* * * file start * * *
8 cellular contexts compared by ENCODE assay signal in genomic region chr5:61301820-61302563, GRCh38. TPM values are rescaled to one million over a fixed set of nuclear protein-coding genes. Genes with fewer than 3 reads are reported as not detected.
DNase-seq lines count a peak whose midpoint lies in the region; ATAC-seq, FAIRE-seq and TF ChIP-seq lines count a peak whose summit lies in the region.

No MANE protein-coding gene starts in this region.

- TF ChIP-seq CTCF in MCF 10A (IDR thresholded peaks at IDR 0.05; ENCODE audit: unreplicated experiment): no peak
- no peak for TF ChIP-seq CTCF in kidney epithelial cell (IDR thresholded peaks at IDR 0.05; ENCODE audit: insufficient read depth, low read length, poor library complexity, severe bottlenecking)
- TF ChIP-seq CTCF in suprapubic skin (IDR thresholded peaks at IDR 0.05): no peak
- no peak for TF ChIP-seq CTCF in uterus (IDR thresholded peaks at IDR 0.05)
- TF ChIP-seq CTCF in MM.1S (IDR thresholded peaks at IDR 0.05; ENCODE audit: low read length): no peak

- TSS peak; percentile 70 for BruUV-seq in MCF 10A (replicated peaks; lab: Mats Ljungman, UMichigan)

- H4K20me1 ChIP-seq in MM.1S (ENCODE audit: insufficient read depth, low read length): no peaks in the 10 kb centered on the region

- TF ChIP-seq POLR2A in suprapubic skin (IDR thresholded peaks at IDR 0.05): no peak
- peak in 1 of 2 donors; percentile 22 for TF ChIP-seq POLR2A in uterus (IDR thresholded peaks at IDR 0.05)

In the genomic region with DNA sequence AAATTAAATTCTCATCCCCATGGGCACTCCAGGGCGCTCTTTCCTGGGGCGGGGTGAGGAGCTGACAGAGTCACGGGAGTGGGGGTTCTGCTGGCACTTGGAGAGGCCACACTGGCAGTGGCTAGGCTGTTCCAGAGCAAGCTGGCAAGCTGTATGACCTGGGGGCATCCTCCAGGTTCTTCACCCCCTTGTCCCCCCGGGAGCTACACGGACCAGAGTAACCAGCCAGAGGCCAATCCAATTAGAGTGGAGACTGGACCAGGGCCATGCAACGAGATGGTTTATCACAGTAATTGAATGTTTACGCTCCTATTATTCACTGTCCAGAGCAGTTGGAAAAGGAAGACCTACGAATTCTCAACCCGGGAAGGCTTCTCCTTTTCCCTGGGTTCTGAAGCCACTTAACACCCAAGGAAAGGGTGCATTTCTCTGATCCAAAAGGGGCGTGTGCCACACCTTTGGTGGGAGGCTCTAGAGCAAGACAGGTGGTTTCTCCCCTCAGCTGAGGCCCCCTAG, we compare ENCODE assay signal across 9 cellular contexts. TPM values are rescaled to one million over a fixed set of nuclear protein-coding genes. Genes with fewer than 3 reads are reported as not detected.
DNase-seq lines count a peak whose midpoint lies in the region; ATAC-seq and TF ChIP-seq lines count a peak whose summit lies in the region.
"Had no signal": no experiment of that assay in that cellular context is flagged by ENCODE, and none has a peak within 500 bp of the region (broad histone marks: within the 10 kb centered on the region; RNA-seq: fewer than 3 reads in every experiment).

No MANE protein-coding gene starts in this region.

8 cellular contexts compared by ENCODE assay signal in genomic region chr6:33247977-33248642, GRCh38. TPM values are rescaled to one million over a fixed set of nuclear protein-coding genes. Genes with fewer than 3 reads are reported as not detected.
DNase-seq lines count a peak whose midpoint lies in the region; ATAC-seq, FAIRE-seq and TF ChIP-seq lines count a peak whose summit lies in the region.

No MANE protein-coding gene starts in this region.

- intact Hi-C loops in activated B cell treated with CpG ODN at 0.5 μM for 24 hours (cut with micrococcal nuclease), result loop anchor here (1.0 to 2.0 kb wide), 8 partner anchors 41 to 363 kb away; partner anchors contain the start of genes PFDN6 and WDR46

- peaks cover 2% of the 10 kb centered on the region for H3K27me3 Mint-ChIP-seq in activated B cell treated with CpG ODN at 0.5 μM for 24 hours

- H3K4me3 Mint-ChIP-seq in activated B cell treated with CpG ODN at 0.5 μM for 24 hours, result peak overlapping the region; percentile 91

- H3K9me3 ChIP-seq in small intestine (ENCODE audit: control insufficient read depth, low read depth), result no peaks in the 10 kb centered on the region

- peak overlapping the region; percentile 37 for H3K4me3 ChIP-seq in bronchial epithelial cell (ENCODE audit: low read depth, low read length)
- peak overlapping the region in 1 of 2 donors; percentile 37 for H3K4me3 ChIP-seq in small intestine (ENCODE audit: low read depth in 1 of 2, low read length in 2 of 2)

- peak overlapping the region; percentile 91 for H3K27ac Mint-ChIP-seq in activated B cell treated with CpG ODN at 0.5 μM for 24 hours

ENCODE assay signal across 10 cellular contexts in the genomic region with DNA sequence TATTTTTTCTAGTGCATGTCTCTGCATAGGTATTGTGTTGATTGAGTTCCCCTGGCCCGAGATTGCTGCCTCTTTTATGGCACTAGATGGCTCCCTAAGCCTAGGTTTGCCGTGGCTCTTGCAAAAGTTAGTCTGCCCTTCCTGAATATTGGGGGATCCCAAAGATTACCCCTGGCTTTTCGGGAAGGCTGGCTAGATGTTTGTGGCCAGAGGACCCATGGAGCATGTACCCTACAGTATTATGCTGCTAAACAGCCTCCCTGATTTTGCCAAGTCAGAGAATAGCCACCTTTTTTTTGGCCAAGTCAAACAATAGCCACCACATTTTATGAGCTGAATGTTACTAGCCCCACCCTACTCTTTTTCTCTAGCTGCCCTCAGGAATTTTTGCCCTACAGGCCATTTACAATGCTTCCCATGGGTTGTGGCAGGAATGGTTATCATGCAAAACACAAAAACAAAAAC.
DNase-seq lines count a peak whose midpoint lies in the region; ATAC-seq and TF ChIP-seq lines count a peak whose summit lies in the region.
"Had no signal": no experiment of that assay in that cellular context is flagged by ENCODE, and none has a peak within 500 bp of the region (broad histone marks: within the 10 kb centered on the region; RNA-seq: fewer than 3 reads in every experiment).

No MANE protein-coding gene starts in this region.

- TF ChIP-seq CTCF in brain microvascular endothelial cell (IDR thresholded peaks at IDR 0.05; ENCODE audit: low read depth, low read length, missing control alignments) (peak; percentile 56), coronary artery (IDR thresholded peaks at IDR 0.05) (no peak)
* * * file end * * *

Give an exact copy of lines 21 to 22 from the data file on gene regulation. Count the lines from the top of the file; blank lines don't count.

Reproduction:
- peaks cover 2% of the 10 kb centered on the region for H3K27me3 Mint-ChIP-seq in activated B cell treated with CpG ODN at 0.5 μM for 24 hours

- H3K4me3 Mint-ChIP-seq in activated B cell treated with CpG ODN at 0.5 μM for 24 hours, result peak overlapping the region; percentile 91